“The most tragic thing for a nation is to have no memory,” artist Peng Wang tells us, one-third of the way through One Child Nation. “When the one-child policy is over, and people can have all the children they want, the memory of the one-child policy will be lost.” With One Child Nation, directors Nanfu Wang (Hooligan Sparrow) and Jialing Zhang (Complicit) attempt to prevent this national memory loss.
Of course, the problem of national memory is not exclusive to post-policy China. As is pointed out late in One Child Nation, America has its own reckoning to do. While the extremes of policy-era China — forcing abortions, mandating sterilizations, and taking children from their families — may feel foreign to us, they chillingly echo our current political moment. With increasingly strict abortion laws and government-sanctioned family separations, the current administration employs oppressive policies not unlike those that once shaped life in China. With these similarities in mind, One Child Policy‘s exploration of indoctrination, propaganda, and individual agency becomes all the more urgent.
From 1979 until 2015, the Chinese government limited families to having one child in an effort to control the nation’s exploding population. To enforce the policy, an extensive propaganda machine was created — pro-policy messages were printed onto calendars, playing cards, snack boxes. Villages were plastered with threats from the government: “Anyone who refuses to sterilize will be arrested on sight;” “Resolutely crackdown on secret pregnancies and births;” “Induce it, abort it — don’t give birth!” As Nanfu Wang notes, propaganda was so omnipresent that the policy became “blended into the background of life in China.”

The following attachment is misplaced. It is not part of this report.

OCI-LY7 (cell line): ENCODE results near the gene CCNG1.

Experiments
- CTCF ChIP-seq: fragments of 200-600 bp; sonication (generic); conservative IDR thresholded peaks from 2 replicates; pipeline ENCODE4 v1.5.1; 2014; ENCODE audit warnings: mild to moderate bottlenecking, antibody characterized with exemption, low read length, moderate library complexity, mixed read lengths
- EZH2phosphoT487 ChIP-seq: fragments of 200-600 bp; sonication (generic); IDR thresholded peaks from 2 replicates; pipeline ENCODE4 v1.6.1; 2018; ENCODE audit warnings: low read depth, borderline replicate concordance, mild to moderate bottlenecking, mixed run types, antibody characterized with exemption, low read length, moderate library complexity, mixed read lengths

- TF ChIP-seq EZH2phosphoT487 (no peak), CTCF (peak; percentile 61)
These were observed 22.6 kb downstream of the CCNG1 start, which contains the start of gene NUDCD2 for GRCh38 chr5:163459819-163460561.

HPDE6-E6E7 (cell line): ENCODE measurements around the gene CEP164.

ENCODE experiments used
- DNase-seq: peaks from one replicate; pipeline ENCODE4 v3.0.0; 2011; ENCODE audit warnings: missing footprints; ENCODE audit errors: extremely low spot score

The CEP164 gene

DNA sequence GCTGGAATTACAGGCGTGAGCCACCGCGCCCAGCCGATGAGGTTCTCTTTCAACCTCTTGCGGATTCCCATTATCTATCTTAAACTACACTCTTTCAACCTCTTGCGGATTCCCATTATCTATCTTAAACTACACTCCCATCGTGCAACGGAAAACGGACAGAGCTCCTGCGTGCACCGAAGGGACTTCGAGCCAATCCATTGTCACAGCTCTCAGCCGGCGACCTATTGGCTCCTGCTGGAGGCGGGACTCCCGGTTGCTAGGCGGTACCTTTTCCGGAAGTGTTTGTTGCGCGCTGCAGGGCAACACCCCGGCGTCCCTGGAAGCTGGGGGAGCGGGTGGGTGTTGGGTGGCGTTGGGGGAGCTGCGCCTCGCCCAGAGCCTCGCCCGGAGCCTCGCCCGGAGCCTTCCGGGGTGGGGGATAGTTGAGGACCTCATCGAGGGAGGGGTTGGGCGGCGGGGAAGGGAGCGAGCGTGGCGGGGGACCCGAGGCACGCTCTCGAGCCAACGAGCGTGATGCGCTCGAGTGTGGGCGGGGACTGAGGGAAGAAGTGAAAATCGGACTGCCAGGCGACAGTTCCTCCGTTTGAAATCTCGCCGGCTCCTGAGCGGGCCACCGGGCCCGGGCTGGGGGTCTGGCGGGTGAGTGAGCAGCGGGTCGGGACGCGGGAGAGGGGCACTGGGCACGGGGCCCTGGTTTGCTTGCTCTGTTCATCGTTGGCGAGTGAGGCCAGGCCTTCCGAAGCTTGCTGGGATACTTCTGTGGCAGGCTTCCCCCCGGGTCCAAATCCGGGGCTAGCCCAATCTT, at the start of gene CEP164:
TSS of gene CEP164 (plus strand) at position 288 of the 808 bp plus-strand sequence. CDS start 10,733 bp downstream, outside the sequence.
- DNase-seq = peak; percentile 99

As the narrator of the film, she introduces us to the policy through her own personal experience. Born just six years before it was enacted, she grew up surrounded by propaganda and considers her own role in what Peng Wang calls “long-term indoctrination.” “I wondered if the thoughts I had were really my own,” Nanfu Wang wonders upon visiting a kindergarten in China, “or if they were simply learned.” Even children’s songs, she recalls, contained thinly veiled messages of intimidation (“If you have a second child / you violate the law. / Don’t say I didn’t warn you,” a little boy sings in one cutaway).
Nanfu Wang is a skilled guide through horrific terrain and a calming, curious presence in the face of nightmarish details. As a documentarian, she has personal connections to many of her subjects, such as the midwife who helped birth her, the head official of her home village, and her relatives. She discovers with us how intimately affected many of her relatives — from her aunts and uncles to her mother — were by the one-child policy; she learns one infant female cousin was left in a market to die, another taken by human traffickers and sold to an orphanage. During her pregnancy with Nanfu’s younger brother, her own mother was willing to set her newborn baby adrift in a basket in the river should the child be born a girl.